Britain’s Prime Minister (PM) Rishi Sunak has announced a partnership between the UK, Italy, and Japan in an ambitious project to develop the fighter jet of the future. It will be called the “Tempest.”
Due to fly by 2035, Tempest is conceived as a sixth-generation stealth fighter with a network of capabilities: The ability to operate manned or unmanned; control swarms of attack drones; present a low radar profile; have innovative data systems, and be armed with cutting-edge weapons such as hypersonic missiles.
This advanced aircraft will be delivered through the Global Combat Air Programme (GCAP) — a partnership between London, Rome and Tokyo.
Britain and Italy have been developing the Tempest to rival an aircraft being built by a Franco-German coalition: Future Combat Air System (FCAS). Japan joined the British-Italian partnership in July and the agreement is likely to be finalised this year.
Meanwhile, reports indicate that the UK has held talks with India on joining the coalition (Business Standard, February 8, 2019, UK to invite India to co-develop sixth-generation fighter aircraft Tempest).
The so-called Team Tempest, which will develop this futuristic fighter, includes BAE Systems as the lead integrator, Rolls-Royce for the engines, Leonardo UK for sensors, and MBDA UK for missile systems.
Team Tempest officials say they will choose international partners based on four parameters, all of which India possesses: A large air force that can buy aircraft in large numbers; a large defence budget to pay development costs; industrial capability to play a useful development role; and international influence to support the alliance.
“The UK will work with Italy and Japan to adapt and respond to the security threats of the future, through an unprecedented international aerospace coalition announced by the PM on Friday,” stated a release from Sunak’s office in London.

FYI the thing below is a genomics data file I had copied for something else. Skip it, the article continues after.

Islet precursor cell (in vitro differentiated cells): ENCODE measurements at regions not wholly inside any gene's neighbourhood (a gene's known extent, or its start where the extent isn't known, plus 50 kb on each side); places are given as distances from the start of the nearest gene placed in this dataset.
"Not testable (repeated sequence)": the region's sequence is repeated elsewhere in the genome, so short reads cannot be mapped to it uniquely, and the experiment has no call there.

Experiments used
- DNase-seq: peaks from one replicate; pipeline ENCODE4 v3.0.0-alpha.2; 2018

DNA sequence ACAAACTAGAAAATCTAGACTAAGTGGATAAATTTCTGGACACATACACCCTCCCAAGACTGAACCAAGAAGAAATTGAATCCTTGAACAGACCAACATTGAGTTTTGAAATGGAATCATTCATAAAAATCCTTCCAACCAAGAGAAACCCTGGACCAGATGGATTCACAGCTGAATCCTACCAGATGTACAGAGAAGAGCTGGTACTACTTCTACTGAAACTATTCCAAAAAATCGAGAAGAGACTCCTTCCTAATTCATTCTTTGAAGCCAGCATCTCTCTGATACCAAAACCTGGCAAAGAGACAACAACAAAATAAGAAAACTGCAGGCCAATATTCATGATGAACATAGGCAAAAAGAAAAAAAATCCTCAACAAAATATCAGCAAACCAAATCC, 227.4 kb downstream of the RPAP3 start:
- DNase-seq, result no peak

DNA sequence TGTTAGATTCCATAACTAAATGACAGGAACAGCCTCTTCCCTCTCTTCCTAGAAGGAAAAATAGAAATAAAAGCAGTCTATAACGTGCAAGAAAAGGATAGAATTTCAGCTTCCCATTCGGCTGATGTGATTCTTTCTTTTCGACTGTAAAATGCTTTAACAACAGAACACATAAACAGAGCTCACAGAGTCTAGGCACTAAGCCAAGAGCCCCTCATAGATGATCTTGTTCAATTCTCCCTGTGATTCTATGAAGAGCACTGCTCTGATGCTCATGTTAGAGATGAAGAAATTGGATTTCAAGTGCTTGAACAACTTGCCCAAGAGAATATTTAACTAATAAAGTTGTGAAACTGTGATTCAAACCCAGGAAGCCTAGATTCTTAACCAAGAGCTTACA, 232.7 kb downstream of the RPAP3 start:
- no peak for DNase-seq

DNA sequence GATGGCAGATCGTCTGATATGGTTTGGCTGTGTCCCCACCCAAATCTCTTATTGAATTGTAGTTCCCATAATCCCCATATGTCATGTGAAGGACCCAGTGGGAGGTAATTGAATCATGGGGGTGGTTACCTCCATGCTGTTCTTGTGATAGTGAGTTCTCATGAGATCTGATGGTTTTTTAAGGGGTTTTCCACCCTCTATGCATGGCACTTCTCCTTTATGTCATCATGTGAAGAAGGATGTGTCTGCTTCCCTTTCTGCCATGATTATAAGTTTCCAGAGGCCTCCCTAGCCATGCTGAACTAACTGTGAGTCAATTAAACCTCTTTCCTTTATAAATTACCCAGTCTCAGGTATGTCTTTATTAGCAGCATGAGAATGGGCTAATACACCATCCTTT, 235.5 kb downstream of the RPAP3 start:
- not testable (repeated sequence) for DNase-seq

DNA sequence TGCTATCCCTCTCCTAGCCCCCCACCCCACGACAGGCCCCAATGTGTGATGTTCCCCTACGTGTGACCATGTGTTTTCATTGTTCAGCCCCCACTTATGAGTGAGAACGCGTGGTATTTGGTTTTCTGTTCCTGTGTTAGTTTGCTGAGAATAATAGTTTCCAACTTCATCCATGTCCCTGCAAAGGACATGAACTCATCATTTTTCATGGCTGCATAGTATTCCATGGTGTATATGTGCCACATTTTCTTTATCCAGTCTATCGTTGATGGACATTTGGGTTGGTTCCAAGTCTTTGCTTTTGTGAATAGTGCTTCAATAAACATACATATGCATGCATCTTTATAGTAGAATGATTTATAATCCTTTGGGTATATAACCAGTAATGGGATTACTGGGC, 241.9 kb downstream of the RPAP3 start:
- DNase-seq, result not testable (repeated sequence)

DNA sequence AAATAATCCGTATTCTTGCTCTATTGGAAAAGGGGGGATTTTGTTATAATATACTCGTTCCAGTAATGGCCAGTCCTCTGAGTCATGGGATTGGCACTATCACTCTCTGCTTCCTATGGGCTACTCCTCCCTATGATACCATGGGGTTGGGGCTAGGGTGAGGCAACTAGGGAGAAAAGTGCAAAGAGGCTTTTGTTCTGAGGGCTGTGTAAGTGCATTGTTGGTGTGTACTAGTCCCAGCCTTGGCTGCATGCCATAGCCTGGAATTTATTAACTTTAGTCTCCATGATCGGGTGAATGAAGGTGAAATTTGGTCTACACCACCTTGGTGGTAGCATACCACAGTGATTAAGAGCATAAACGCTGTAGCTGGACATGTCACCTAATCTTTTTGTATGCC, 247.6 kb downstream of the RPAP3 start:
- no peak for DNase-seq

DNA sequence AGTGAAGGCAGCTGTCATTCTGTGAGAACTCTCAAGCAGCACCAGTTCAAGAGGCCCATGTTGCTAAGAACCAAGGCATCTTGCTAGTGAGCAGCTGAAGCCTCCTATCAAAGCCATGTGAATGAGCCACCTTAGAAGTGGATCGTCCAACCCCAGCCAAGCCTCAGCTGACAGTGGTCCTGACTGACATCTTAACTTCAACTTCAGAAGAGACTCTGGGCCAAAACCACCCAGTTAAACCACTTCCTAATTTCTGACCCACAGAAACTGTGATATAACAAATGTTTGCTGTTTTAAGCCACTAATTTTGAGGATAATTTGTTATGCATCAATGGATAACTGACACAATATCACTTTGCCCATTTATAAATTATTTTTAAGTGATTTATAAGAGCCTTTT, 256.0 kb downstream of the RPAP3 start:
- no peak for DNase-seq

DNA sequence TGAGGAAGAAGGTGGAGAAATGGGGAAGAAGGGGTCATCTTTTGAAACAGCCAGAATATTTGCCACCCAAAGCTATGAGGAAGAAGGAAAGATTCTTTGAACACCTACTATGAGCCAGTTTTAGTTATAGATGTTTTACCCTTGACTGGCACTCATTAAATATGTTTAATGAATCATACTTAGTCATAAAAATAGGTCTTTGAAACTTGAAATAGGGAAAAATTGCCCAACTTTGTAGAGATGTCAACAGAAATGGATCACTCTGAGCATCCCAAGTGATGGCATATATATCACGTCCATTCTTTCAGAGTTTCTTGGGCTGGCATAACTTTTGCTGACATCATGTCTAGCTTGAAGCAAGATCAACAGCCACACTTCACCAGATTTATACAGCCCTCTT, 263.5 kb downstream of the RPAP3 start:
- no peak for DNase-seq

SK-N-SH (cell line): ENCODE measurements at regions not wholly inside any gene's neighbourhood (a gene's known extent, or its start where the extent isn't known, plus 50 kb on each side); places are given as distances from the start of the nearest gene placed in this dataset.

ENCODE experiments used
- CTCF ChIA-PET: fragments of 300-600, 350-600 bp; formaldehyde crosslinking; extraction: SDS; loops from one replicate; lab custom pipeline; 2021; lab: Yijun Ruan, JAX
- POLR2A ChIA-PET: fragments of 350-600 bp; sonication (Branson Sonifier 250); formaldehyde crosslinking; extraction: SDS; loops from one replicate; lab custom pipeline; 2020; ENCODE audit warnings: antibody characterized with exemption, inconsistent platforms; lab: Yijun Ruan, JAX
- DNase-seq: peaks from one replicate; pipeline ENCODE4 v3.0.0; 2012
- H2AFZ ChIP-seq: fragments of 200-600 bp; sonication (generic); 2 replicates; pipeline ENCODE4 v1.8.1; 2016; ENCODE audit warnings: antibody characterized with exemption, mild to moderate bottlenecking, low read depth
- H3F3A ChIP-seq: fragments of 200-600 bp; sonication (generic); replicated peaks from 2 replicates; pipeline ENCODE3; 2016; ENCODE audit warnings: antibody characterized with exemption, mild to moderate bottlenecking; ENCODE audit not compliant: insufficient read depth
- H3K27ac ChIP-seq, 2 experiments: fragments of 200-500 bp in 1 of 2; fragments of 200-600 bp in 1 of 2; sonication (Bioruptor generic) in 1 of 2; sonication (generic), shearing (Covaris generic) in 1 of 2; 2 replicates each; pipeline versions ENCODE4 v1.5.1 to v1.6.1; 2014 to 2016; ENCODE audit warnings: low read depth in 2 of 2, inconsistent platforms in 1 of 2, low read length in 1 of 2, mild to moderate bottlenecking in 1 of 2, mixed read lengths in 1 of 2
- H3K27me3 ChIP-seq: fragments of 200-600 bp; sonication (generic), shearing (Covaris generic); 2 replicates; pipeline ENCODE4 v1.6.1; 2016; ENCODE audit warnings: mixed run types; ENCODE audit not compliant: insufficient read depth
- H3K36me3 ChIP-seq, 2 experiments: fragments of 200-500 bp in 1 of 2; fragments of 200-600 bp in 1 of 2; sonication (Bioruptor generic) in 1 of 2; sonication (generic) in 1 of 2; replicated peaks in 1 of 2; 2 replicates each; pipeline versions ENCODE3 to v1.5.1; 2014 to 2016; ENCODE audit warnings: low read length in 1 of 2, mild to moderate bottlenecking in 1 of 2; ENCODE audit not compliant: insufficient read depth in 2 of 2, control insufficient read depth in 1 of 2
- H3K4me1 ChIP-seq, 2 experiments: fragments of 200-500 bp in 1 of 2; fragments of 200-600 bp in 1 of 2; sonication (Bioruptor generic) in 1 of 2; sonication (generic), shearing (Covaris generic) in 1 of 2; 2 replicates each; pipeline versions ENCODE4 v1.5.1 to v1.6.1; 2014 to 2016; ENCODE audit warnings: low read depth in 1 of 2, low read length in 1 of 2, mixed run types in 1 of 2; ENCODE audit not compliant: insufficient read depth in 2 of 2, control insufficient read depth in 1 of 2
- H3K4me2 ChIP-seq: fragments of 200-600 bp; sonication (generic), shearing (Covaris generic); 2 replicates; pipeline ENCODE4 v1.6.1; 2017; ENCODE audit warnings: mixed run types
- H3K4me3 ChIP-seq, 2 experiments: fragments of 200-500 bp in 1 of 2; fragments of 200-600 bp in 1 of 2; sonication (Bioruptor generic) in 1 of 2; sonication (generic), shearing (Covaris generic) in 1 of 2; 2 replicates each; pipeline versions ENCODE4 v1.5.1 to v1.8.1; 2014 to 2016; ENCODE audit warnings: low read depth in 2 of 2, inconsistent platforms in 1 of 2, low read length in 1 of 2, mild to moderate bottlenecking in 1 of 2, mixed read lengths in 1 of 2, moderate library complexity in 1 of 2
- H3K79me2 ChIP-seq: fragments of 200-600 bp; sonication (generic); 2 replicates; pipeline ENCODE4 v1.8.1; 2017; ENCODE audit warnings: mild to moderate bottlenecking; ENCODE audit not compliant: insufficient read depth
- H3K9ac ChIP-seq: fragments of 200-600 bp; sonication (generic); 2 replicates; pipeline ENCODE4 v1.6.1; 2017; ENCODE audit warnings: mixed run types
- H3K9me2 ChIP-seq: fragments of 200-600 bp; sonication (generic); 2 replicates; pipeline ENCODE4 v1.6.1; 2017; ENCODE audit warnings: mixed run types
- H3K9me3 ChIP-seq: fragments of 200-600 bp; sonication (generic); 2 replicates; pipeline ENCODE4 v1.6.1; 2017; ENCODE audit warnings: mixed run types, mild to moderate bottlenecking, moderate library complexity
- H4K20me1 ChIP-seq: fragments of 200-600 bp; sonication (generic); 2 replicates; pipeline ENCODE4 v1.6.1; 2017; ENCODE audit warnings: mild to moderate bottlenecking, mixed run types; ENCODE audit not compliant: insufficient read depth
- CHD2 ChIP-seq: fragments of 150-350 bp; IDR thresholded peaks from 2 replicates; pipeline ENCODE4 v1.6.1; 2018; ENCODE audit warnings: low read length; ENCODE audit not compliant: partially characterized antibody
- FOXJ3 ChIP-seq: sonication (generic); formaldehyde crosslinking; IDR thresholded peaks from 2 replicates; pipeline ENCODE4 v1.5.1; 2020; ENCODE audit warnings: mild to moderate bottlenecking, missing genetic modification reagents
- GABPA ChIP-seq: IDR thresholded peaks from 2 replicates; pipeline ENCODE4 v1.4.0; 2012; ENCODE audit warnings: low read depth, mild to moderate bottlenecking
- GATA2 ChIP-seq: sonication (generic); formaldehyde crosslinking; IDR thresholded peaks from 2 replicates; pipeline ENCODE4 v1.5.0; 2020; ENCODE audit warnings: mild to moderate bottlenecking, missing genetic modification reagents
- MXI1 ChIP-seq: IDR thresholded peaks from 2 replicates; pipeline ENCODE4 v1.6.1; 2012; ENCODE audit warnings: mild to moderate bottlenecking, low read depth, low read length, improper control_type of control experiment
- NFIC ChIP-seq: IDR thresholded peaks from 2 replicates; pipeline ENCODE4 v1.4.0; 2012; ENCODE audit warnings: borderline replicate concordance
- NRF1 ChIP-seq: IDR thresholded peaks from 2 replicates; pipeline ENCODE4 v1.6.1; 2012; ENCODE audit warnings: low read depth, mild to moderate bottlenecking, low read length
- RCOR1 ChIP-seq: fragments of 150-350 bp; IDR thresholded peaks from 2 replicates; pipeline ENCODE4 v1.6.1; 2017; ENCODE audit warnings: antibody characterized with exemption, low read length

During a visit to the Royal Air Force (RAF) base at Coningsby on Friday, Sunak viewed the Eurofighter Typhoon fighter which has formed the heart of British air defence for two decades. The Tempest is expected to replace the Typhoon when it comes out of service.
“GCAP sits alongside our other defence cooperation with international allies, including the Australia-UK-US (AUKUS) partnership and North Atlantic Treaty Organisation (NATO) — to which the UK remains the leading European contributor,” stated a UK government release.
By combining forces with Italy and Japan, the UK says it will utilise their expertise, share costs, and ensure the RAF remains interoperable with its close partners. London says the project is expected to create skilled jobs in all three countries, strengthen their industrial bases, and drive innovation with benefits beyond pure military use.
The British defence industry is already a world leader in advanced aerospace engineering. At BAE Systems’ new “factory of the future” in Lancashire, for example, the company is pioneering the use of advanced 3D printing and autonomous robotics in military aircraft.
A report by PricewaterhouseCoopers last year suggested the UK taking a core role in a combat air system could support an average of 21,000 jobs a year and contribute an estimated £26.2 billion to the economy by 2050.
It is anticipated that more like-minded countries may buy into GCAP in due course or collaborate on wider capabilities, boosting UK exports. The combat aircraft developed through GCAP is also expected to be compatible with other NATO partners’ fighter jets.
The UK, Italy, and Japan will now work intensively to establish the core platform for the Tempest concept and set up the structures needed to launch the development phase in 2024. Before that, the partners will also have to agree on cost-sharing arrangements, based on a joint assessment of costs and national budgets.